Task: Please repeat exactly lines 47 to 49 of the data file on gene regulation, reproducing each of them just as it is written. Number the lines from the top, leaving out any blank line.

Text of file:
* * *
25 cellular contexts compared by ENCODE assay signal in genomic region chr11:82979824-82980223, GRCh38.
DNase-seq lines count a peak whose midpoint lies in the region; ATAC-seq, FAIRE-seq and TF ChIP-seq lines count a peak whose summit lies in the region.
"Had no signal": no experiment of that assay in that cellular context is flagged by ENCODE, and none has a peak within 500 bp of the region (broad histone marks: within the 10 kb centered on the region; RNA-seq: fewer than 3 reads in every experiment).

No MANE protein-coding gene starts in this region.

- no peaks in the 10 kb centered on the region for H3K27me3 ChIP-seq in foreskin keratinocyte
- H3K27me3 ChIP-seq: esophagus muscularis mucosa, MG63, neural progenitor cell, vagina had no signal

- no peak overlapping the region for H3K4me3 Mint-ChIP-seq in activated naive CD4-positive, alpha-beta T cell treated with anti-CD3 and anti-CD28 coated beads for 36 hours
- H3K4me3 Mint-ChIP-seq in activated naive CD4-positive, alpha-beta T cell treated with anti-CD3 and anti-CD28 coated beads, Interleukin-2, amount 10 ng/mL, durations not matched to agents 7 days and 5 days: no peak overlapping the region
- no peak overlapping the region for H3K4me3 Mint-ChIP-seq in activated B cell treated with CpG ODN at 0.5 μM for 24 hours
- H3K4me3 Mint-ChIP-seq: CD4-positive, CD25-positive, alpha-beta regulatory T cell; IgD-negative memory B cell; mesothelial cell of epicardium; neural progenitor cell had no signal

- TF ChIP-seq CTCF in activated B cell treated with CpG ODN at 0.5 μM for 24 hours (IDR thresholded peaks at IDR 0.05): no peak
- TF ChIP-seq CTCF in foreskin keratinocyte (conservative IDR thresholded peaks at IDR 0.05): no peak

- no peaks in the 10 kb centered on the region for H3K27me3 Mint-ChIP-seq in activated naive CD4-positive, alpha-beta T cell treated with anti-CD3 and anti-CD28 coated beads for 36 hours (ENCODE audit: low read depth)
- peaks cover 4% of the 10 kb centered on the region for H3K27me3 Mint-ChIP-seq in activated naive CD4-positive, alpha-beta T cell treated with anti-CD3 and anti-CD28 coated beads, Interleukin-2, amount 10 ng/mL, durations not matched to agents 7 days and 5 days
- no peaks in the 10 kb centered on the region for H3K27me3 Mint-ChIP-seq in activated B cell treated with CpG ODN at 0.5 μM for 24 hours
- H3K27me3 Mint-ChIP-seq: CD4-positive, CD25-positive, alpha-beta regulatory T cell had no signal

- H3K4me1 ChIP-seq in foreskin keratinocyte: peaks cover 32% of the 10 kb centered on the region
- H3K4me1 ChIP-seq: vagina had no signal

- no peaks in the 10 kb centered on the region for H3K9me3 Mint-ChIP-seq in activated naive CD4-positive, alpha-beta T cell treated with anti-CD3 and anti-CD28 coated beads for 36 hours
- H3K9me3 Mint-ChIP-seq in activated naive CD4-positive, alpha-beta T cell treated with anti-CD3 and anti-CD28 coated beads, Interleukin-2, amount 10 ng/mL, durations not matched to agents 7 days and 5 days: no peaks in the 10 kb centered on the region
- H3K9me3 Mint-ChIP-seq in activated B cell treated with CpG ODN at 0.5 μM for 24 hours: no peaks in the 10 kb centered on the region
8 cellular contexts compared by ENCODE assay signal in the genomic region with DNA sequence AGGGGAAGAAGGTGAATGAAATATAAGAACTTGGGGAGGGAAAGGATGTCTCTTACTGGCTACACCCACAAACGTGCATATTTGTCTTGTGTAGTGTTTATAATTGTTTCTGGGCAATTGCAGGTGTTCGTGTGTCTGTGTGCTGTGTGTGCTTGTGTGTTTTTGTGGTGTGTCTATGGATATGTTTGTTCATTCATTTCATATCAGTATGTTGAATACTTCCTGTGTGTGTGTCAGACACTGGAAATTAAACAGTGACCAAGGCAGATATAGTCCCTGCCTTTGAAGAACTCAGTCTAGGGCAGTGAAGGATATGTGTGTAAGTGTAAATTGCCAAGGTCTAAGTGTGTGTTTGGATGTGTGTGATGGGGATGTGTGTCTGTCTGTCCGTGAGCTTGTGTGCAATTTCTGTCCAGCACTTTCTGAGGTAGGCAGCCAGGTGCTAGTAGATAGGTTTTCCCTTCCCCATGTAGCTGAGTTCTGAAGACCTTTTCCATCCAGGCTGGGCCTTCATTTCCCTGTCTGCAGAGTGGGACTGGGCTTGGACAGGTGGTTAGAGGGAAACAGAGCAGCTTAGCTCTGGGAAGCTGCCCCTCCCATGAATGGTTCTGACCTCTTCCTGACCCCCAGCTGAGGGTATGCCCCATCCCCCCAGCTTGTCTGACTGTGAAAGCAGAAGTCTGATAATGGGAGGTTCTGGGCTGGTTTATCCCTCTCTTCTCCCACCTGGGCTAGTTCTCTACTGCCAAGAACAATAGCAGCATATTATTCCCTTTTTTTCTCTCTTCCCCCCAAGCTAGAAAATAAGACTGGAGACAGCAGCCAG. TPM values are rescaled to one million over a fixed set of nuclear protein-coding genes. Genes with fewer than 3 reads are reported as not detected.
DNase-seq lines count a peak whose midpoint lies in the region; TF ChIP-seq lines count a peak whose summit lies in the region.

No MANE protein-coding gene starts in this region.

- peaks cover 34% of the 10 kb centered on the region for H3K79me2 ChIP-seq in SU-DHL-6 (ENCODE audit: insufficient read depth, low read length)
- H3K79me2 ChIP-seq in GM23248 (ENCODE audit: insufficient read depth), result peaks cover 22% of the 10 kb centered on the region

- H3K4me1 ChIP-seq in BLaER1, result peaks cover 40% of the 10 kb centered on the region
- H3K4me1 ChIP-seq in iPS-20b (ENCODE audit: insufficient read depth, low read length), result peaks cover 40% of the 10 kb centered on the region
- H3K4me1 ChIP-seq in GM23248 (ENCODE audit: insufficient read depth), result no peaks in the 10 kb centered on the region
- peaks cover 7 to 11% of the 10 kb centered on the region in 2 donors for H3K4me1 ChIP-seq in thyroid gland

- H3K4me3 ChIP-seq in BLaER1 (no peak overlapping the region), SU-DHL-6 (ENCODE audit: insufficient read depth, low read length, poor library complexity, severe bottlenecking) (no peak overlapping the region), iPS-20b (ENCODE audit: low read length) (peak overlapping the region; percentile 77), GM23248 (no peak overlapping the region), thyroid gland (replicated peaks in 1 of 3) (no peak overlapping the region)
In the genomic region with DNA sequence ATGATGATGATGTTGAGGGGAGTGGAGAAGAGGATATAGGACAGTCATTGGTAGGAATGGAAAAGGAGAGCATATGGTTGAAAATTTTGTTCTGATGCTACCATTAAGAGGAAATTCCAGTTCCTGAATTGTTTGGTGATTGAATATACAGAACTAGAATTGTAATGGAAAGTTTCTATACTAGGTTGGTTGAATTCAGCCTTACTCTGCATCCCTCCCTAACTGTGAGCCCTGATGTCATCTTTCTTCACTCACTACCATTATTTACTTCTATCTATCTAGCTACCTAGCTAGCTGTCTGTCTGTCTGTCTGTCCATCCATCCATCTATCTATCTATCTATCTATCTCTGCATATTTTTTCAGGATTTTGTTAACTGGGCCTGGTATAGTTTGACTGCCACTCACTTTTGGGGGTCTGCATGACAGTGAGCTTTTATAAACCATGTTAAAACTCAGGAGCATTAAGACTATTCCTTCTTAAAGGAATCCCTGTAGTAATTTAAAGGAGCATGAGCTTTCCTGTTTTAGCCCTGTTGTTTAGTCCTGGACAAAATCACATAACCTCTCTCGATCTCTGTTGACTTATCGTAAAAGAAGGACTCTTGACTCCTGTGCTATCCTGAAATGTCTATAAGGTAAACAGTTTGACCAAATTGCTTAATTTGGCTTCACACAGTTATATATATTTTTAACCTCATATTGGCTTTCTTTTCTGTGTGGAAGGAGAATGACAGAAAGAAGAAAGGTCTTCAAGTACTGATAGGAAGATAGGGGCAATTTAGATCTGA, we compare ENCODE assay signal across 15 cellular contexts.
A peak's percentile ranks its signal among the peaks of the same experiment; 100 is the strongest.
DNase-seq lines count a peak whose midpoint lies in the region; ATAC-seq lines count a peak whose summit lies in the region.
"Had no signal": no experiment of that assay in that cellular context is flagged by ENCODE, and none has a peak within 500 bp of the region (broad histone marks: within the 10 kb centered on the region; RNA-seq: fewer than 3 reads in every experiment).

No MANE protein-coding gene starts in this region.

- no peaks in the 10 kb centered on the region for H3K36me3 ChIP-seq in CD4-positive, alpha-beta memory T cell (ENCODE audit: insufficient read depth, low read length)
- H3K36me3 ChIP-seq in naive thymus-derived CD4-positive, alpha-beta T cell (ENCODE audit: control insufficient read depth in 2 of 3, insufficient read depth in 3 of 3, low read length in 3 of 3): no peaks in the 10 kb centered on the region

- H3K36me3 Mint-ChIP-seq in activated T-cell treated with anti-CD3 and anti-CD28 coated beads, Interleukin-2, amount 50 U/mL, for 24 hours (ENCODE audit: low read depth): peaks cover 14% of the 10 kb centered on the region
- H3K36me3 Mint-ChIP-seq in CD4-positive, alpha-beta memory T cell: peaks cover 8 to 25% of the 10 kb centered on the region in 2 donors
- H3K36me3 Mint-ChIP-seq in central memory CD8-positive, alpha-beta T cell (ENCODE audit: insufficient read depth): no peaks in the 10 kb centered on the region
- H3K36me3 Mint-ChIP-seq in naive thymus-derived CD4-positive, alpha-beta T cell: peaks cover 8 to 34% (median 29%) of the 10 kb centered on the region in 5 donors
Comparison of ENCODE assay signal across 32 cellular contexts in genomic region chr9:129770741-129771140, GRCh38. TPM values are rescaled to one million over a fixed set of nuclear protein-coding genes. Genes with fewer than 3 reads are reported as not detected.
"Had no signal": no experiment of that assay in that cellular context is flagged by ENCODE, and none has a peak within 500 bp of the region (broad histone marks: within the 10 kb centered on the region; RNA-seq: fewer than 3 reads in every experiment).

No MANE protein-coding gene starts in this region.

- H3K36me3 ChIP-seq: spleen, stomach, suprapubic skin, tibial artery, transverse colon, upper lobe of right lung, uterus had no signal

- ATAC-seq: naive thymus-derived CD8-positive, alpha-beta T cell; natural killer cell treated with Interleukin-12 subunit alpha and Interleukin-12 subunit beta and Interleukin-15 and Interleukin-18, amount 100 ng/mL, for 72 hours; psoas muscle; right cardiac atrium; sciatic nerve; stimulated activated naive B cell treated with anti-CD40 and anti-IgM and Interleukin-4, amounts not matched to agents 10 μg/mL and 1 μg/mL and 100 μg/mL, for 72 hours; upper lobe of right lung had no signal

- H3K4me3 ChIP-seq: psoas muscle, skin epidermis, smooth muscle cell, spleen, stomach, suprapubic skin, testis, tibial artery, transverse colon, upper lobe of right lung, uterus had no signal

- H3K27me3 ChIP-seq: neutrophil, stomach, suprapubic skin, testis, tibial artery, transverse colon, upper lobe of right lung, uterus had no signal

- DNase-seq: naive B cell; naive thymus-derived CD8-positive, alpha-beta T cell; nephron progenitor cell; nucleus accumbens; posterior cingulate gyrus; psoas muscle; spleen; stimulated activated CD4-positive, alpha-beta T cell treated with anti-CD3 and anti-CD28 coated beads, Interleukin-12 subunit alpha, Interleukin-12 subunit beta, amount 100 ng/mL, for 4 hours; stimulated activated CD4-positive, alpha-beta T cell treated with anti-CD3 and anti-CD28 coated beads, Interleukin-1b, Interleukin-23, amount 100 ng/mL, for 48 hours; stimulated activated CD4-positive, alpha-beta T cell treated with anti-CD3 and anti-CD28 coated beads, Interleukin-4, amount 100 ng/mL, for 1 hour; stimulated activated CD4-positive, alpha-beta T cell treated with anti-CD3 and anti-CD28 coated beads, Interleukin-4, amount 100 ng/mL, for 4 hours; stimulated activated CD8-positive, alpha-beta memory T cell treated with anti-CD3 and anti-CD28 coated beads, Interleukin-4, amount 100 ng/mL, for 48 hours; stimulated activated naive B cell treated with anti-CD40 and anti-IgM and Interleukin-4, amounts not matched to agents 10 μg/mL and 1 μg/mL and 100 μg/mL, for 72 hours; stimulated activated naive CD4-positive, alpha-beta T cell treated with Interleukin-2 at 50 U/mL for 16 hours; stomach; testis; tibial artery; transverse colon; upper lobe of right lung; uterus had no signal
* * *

- ATAC-seq: naive thymus-derived CD8-positive, alpha-beta T cell; natural killer cell treated with Interleukin-12 subunit alpha and Interleukin-12 subunit beta and Interleukin-15 and Interleukin-18, amount 100 ng/mL, for 72 hours; psoas muscle; right cardiac atrium; sciatic nerve; stimulated activated naive B cell treated with anti-CD40 and anti-IgM and Interleukin-4, amounts not matched to agents 10 μg/mL and 1 μg/mL and 100 μg/mL, for 72 hours; upper lobe of right lung had no signal

- H3K4me3 ChIP-seq: psoas muscle, skin epidermis, smooth muscle cell, spleen, stomach, suprapubic skin, testis, tibial artery, transverse colon, upper lobe of right lung, uterus had no signal

- H3K27me3 ChIP-seq: neutrophil, stomach, suprapubic skin, testis, tibial artery, transverse colon, upper lobe of right lung, uterus had no signal